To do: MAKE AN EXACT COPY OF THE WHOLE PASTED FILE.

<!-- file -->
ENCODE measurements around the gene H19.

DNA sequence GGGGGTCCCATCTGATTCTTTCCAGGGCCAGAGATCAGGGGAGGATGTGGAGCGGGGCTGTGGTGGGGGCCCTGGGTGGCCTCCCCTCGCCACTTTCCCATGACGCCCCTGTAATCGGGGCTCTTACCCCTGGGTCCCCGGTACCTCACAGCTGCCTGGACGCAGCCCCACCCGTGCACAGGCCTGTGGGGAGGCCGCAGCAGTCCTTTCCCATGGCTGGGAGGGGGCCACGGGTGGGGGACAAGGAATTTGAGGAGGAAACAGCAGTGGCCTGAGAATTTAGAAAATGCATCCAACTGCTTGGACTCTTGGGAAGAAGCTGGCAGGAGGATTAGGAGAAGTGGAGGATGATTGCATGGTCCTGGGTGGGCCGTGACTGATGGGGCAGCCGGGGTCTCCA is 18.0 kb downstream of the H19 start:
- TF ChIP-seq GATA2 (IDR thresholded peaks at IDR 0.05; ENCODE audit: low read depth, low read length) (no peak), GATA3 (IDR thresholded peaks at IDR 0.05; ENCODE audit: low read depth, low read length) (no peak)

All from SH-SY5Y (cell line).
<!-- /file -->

ENCODE measurements around the gene H19.

DNA sequence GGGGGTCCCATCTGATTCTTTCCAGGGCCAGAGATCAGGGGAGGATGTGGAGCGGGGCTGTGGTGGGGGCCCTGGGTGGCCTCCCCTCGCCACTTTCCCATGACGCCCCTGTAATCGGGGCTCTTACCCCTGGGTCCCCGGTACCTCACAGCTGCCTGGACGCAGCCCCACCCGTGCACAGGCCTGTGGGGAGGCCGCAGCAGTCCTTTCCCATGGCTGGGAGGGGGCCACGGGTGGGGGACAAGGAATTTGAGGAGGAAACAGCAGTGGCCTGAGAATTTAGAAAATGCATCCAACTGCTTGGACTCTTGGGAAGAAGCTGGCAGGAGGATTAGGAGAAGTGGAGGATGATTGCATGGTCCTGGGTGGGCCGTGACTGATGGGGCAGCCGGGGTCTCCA is 18.0 kb downstream of the H19 start:
- TF ChIP-seq GATA2 (IDR thresholded peaks at IDR 0.05; ENCODE audit: low read depth, low read length) (no peak), GATA3 (IDR thresholded peaks at IDR 0.05; ENCODE audit: low read depth, low read length) (no peak)

All from SH-SY5Y (cell line).